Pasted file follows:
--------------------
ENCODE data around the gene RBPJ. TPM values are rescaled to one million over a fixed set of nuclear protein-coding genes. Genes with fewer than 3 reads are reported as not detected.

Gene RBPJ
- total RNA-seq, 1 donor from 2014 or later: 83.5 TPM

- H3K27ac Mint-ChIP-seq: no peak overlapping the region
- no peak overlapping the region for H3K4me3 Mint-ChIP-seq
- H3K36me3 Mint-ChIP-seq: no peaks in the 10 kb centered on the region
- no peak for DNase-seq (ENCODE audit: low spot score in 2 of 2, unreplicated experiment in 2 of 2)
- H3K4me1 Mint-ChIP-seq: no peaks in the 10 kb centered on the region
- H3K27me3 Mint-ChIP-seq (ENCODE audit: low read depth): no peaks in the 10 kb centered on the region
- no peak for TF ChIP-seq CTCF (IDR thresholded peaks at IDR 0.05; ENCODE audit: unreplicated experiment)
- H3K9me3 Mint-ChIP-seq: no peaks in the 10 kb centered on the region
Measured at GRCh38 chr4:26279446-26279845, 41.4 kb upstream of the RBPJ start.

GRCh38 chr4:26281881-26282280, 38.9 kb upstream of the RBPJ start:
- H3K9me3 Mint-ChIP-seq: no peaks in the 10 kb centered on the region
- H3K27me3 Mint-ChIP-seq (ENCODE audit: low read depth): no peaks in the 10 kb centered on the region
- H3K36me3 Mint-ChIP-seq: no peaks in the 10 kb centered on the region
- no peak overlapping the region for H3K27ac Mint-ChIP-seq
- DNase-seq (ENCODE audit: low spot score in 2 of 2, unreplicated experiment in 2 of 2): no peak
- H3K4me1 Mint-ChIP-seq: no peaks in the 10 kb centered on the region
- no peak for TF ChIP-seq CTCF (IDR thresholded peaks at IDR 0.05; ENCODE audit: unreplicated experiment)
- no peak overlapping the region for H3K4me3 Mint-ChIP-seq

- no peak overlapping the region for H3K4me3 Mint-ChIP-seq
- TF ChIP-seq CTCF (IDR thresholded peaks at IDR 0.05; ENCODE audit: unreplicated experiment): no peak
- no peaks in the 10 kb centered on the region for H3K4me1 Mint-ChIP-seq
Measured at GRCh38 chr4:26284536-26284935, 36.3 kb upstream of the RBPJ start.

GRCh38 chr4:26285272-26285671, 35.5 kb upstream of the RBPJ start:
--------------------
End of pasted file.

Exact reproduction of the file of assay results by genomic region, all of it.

ENCODE data around the gene RBPJ. TPM values are rescaled to one million over a fixed set of nuclear protein-coding genes. Genes with fewer than 3 reads are reported as not detected.

Gene RBPJ
- total RNA-seq, 1 donor from 2014 or later: 83.5 TPM

- H3K27ac Mint-ChIP-seq: no peak overlapping the region
- no peak overlapping the region for H3K4me3 Mint-ChIP-seq
- H3K36me3 Mint-ChIP-seq: no peaks in the 10 kb centered on the region
- no peak for DNase-seq (ENCODE audit: low spot score in 2 of 2, unreplicated experiment in 2 of 2)
- H3K4me1 Mint-ChIP-seq: no peaks in the 10 kb centered on the region
- H3K27me3 Mint-ChIP-seq (ENCODE audit: low read depth): no peaks in the 10 kb centered on the region
- no peak for TF ChIP-seq CTCF (IDR thresholded peaks at IDR 0.05; ENCODE audit: unreplicated experiment)
- H3K9me3 Mint-ChIP-seq: no peaks in the 10 kb centered on the region
Measured at GRCh38 chr4:26279446-26279845, 41.4 kb upstream of the RBPJ start.

GRCh38 chr4:26281881-26282280, 38.9 kb upstream of the RBPJ start:
- H3K9me3 Mint-ChIP-seq: no peaks in the 10 kb centered on the region
- H3K27me3 Mint-ChIP-seq (ENCODE audit: low read depth): no peaks in the 10 kb centered on the region
- H3K36me3 Mint-ChIP-seq: no peaks in the 10 kb centered on the region
- no peak overlapping the region for H3K27ac Mint-ChIP-seq
- DNase-seq (ENCODE audit: low spot score in 2 of 2, unreplicated experiment in 2 of 2): no peak
- H3K4me1 Mint-ChIP-seq: no peaks in the 10 kb centered on the region
- no peak for TF ChIP-seq CTCF (IDR thresholded peaks at IDR 0.05; ENCODE audit: unreplicated experiment)
- no peak overlapping the region for H3K4me3 Mint-ChIP-seq

- no peak overlapping the region for H3K4me3 Mint-ChIP-seq
- TF ChIP-seq CTCF (IDR thresholded peaks at IDR 0.05; ENCODE audit: unreplicated experiment): no peak
- no peaks in the 10 kb centered on the region for H3K4me1 Mint-ChIP-seq
Measured at GRCh38 chr4:26284536-26284935, 36.3 kb upstream of the RBPJ start.

GRCh38 chr4:26285272-26285671, 35.5 kb upstream of the RBPJ start: